Find a copy online
Links to this item
Find a copy in the library
Finding libraries that hold this item...
|Additional Physical Format:||Print version:
Jena, Bhanu P.
NanoCellBiology of secretion.
New York : Springer, 2012
|Material Type:||Document, Internet resource|
|Document Type:||Internet Resource, Computer File|
|All Authors / Contributors:||
Bhanu P Jena; Lloyd L Anderson
|Description:||1 online resource (xii, 70 pages) : illustrations (chiefly color).|
|Contents:||Understanding live cells at the single molecule level is the most important and single major challenge facing biology and medicine today. Over the past 15 years, there has been a renewed understanding of living cells at the molecular level. Atomic Force Microscopy, Laser Force Microscopy, single secretory vesicle patch clamp studies, highresolution electron microscopy, and x-ray diffraction, are some of the tools now being used to unravel the intricacies of a living cell at the molecular level. Opening with an explanation of Materials and Methods, NanoCellBiology then moves through discussions of porosome discovery, calcium and SNARE-induced fusion, and vesicle swelling before winding up in a final chapter of conclusions and future studies. Succinctly packaged as SpringerBrief, this book is a must for those studying or conducting research in cell biology, biochemistry or nanobiology/nanotechnology. This book will be invaluable to faculty & graduate students involved in Nano Courses; Cell Biology Courses; Biophysics Courses; and Biochemistry Courses as well as practicing Cell Biologists, Biochemists and BioPhysicists. Table of contetns: Introduction.- Materials & Methods.- Porosome Discovery.- Calcium & SNARE-Induced Membrane Fusion.- SNAREs need to reside in opposing membrane.- Membrane curvature dictates SNARE size.- Disassembly of membrane-associated SNARE complex.- CD spectroscopy confirm membrane requirement for t-/v-SNARE assembly.- SNAREs bring opposing bilayers closer for calcium bridging.- Membrane lipids influence SNARE complex assembly-disassembly.- Vesicle swelling and content expulsion during cell secretion.- Secretory vesicle swelling is required for intravesicular content expulsion.- Molecular mechanism of secretory vesicle swelling.- Presence of beta receptors at the secretory vesicle membrane.- Conclusion and future studies.|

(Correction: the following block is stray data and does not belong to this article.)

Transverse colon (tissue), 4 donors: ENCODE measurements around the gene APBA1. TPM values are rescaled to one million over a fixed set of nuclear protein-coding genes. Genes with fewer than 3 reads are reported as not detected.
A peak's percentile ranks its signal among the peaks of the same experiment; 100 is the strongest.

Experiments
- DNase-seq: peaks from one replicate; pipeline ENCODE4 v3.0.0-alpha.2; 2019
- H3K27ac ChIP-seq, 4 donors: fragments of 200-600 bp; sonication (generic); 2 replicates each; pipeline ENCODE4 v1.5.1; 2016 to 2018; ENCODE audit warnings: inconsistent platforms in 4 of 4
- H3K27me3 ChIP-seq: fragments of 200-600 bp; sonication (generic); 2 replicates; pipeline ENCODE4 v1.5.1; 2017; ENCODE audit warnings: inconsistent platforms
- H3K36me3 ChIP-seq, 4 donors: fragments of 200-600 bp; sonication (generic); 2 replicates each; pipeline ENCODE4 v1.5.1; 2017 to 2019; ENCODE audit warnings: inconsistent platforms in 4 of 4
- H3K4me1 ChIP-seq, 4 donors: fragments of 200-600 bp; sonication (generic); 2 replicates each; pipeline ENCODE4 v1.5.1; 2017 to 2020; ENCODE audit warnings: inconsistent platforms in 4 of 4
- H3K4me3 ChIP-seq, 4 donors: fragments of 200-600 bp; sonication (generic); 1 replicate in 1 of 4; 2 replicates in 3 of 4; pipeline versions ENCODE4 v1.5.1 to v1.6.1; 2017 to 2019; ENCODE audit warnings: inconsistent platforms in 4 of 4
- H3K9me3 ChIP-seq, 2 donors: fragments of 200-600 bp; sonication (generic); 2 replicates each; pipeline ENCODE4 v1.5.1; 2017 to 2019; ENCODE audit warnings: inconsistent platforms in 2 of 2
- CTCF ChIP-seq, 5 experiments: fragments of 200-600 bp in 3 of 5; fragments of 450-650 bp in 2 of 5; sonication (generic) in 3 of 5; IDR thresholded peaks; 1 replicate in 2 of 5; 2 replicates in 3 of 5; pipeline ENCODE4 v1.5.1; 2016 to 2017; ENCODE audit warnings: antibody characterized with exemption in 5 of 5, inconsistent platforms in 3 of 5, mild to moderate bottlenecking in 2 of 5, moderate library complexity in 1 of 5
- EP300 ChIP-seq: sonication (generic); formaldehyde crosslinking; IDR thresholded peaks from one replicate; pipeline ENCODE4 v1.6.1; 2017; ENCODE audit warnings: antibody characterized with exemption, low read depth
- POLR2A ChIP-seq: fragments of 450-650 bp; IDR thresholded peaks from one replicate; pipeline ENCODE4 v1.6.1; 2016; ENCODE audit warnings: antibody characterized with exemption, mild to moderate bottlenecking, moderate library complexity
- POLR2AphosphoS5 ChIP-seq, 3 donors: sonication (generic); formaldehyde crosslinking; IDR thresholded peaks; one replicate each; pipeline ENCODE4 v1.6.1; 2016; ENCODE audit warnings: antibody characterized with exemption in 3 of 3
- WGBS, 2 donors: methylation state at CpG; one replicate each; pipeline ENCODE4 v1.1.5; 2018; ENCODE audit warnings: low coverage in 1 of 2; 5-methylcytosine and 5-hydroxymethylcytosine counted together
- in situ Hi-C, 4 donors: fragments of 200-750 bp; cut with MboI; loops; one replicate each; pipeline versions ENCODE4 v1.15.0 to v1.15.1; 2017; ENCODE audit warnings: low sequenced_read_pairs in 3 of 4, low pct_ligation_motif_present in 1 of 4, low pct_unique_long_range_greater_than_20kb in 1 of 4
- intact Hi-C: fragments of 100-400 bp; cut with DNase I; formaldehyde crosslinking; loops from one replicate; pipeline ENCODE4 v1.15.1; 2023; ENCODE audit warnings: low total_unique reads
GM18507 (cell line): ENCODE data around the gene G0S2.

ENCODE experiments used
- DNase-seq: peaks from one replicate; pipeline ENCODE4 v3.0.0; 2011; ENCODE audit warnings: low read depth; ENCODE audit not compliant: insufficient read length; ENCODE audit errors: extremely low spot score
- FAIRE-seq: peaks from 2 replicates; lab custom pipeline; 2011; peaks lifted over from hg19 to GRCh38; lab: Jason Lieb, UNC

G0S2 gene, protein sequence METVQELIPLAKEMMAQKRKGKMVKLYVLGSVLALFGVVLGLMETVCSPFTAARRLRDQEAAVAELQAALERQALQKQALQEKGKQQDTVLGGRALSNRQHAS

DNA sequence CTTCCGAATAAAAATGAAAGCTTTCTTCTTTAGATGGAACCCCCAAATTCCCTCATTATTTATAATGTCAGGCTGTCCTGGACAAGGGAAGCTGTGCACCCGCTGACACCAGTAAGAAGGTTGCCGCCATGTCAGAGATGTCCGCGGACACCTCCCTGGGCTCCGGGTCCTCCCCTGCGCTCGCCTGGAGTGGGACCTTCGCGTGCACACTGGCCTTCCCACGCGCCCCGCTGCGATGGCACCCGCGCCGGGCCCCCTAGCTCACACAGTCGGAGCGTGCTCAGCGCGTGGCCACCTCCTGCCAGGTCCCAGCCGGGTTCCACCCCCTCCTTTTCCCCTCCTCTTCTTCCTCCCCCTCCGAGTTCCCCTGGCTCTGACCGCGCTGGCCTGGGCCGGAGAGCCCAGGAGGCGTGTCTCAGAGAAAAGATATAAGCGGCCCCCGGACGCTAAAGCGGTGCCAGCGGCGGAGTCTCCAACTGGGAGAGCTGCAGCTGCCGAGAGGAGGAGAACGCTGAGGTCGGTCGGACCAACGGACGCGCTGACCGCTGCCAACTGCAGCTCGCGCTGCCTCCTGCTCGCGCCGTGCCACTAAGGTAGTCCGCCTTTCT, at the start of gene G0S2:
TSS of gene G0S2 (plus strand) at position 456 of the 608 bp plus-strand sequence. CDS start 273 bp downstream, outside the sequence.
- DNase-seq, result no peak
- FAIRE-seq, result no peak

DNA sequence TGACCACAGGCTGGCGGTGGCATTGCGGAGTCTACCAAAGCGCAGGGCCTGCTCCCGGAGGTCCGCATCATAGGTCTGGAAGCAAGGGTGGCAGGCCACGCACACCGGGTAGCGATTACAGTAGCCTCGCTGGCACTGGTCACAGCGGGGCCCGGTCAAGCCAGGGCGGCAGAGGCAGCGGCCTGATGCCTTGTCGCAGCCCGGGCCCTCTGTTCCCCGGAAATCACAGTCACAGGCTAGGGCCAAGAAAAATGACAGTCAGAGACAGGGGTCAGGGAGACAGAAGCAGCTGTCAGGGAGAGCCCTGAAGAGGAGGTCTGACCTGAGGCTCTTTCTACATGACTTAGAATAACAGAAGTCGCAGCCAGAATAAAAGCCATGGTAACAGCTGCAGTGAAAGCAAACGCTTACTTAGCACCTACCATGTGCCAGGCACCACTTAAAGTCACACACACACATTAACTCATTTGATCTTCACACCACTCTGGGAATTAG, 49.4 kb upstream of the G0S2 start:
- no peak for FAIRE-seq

|Series Title:||SpringerBriefs in biological imaging.|
|Other Titles:||Nano cell biology of secretion|
|Responsibility:||Bhanu P. Jena ; foreword by Lloyd L. Anderson.|
This is a reference discussing the molecular mechanisms of the following problems: Exocytocis, secretion of hormones in pancreatic and excitable cells. This reference is of use to physiologists,